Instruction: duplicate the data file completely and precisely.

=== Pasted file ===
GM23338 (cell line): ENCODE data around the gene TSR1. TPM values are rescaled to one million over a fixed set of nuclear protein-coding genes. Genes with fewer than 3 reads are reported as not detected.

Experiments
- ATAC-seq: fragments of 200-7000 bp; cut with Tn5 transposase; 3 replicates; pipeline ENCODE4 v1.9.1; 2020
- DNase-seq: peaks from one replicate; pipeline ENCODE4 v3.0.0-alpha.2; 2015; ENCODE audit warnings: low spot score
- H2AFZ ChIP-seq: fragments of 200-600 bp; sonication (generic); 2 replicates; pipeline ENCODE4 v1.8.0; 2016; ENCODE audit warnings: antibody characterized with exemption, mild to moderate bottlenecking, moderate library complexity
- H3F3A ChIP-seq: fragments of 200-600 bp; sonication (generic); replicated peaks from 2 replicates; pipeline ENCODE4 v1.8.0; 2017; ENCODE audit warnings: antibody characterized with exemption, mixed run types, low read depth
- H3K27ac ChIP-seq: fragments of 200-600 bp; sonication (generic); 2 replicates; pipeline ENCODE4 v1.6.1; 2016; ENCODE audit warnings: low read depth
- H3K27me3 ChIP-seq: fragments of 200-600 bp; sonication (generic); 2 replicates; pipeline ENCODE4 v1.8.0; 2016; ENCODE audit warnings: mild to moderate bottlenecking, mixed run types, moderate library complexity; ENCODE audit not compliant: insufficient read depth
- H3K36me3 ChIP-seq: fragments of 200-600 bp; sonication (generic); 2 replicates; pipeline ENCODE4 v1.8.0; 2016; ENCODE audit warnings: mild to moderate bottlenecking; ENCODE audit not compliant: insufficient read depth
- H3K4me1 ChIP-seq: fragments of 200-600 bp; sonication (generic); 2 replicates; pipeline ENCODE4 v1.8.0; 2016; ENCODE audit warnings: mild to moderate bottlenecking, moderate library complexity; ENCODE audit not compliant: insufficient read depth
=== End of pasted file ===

GM23338 (cell line): ENCODE data around the gene TSR1. TPM values are rescaled to one million over a fixed set of nuclear protein-coding genes. Genes with fewer than 3 reads are reported as not detected.

Experiments
- ATAC-seq: fragments of 200-7000 bp; cut with Tn5 transposase; 3 replicates; pipeline ENCODE4 v1.9.1; 2020
- DNase-seq: peaks from one replicate; pipeline ENCODE4 v3.0.0-alpha.2; 2015; ENCODE audit warnings: low spot score
- H2AFZ ChIP-seq: fragments of 200-600 bp; sonication (generic); 2 replicates; pipeline ENCODE4 v1.8.0; 2016; ENCODE audit warnings: antibody characterized with exemption, mild to moderate bottlenecking, moderate library complexity
- H3F3A ChIP-seq: fragments of 200-600 bp; sonication (generic); replicated peaks from 2 replicates; pipeline ENCODE4 v1.8.0; 2017; ENCODE audit warnings: antibody characterized with exemption, mixed run types, low read depth
- H3K27ac ChIP-seq: fragments of 200-600 bp; sonication (generic); 2 replicates; pipeline ENCODE4 v1.6.1; 2016; ENCODE audit warnings: low read depth
- H3K27me3 ChIP-seq: fragments of 200-600 bp; sonication (generic); 2 replicates; pipeline ENCODE4 v1.8.0; 2016; ENCODE audit warnings: mild to moderate bottlenecking, mixed run types, moderate library complexity; ENCODE audit not compliant: insufficient read depth
- H3K36me3 ChIP-seq: fragments of 200-600 bp; sonication (generic); 2 replicates; pipeline ENCODE4 v1.8.0; 2016; ENCODE audit warnings: mild to moderate bottlenecking; ENCODE audit not compliant: insufficient read depth
- H3K4me1 ChIP-seq: fragments of 200-600 bp; sonication (generic); 2 replicates; pipeline ENCODE4 v1.8.0; 2016; ENCODE audit warnings: mild to moderate bottlenecking, moderate library complexity; ENCODE audit not compliant: insufficient read depth